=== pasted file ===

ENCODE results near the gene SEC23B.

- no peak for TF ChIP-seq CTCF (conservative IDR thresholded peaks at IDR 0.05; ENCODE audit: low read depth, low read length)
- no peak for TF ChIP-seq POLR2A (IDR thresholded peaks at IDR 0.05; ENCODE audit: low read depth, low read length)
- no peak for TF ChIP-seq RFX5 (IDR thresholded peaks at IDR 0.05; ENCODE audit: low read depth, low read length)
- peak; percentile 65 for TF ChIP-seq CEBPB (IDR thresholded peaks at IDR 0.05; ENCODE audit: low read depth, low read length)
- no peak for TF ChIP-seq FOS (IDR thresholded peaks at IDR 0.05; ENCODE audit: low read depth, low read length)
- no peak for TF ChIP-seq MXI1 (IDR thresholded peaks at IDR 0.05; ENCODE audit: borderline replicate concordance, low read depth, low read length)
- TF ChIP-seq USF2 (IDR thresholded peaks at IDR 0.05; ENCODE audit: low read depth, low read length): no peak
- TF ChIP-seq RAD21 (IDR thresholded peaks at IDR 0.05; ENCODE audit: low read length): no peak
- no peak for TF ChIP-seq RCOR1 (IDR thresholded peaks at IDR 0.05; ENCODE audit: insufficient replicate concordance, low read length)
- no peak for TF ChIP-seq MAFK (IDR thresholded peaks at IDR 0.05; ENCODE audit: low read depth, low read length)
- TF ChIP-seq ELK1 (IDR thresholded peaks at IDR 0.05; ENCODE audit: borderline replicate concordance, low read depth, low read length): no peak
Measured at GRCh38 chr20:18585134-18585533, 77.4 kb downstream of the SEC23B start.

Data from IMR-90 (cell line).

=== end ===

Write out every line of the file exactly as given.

ENCODE results near the gene SEC23B.

- no peak for TF ChIP-seq CTCF (conservative IDR thresholded peaks at IDR 0.05; ENCODE audit: low read depth, low read length)
- no peak for TF ChIP-seq POLR2A (IDR thresholded peaks at IDR 0.05; ENCODE audit: low read depth, low read length)
- no peak for TF ChIP-seq RFX5 (IDR thresholded peaks at IDR 0.05; ENCODE audit: low read depth, low read length)
- peak; percentile 65 for TF ChIP-seq CEBPB (IDR thresholded peaks at IDR 0.05; ENCODE audit: low read depth, low read length)
- no peak for TF ChIP-seq FOS (IDR thresholded peaks at IDR 0.05; ENCODE audit: low read depth, low read length)
- no peak for TF ChIP-seq MXI1 (IDR thresholded peaks at IDR 0.05; ENCODE audit: borderline replicate concordance, low read depth, low read length)
- TF ChIP-seq USF2 (IDR thresholded peaks at IDR 0.05; ENCODE audit: low read depth, low read length): no peak
- TF ChIP-seq RAD21 (IDR thresholded peaks at IDR 0.05; ENCODE audit: low read length): no peak
- no peak for TF ChIP-seq RCOR1 (IDR thresholded peaks at IDR 0.05; ENCODE audit: insufficient replicate concordance, low read length)
- no peak for TF ChIP-seq MAFK (IDR thresholded peaks at IDR 0.05; ENCODE audit: low read depth, low read length)
- TF ChIP-seq ELK1 (IDR thresholded peaks at IDR 0.05; ENCODE audit: borderline replicate concordance, low read depth, low read length): no peak
Measured at GRCh38 chr20:18585134-18585533, 77.4 kb downstream of the SEC23B start.

Data from IMR-90 (cell line).